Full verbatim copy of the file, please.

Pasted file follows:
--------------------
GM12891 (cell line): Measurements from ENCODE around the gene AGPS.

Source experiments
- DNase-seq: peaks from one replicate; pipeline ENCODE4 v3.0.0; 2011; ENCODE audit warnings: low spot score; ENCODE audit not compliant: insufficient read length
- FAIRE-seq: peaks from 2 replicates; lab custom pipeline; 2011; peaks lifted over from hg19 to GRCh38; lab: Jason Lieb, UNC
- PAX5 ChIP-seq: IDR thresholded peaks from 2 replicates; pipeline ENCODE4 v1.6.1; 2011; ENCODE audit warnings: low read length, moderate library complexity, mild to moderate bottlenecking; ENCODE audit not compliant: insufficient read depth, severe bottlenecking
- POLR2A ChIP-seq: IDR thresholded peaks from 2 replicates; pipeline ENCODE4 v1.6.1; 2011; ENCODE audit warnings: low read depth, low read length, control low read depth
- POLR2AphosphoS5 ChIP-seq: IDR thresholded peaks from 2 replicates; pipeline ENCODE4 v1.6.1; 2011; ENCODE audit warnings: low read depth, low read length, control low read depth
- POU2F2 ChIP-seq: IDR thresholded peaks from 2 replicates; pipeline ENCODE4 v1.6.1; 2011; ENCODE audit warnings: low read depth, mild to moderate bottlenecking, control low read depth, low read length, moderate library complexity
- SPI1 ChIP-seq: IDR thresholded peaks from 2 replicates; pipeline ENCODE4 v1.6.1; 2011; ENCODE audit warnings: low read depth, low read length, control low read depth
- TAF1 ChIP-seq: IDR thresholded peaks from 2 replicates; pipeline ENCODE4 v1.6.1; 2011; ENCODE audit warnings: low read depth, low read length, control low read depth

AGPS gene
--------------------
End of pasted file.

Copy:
GM12891 (cell line): Measurements from ENCODE around the gene AGPS.

Source experiments
- DNase-seq: peaks from one replicate; pipeline ENCODE4 v3.0.0; 2011; ENCODE audit warnings: low spot score; ENCODE audit not compliant: insufficient read length
- FAIRE-seq: peaks from 2 replicates; lab custom pipeline; 2011; peaks lifted over from hg19 to GRCh38; lab: Jason Lieb, UNC
- PAX5 ChIP-seq: IDR thresholded peaks from 2 replicates; pipeline ENCODE4 v1.6.1; 2011; ENCODE audit warnings: low read length, moderate library complexity, mild to moderate bottlenecking; ENCODE audit not compliant: insufficient read depth, severe bottlenecking
- POLR2A ChIP-seq: IDR thresholded peaks from 2 replicates; pipeline ENCODE4 v1.6.1; 2011; ENCODE audit warnings: low read depth, low read length, control low read depth
- POLR2AphosphoS5 ChIP-seq: IDR thresholded peaks from 2 replicates; pipeline ENCODE4 v1.6.1; 2011; ENCODE audit warnings: low read depth, low read length, control low read depth
- POU2F2 ChIP-seq: IDR thresholded peaks from 2 replicates; pipeline ENCODE4 v1.6.1; 2011; ENCODE audit warnings: low read depth, mild to moderate bottlenecking, control low read depth, low read length, moderate library complexity
- SPI1 ChIP-seq: IDR thresholded peaks from 2 replicates; pipeline ENCODE4 v1.6.1; 2011; ENCODE audit warnings: low read depth, low read length, control low read depth
- TAF1 ChIP-seq: IDR thresholded peaks from 2 replicates; pipeline ENCODE4 v1.6.1; 2011; ENCODE audit warnings: low read depth, low read length, control low read depth

AGPS gene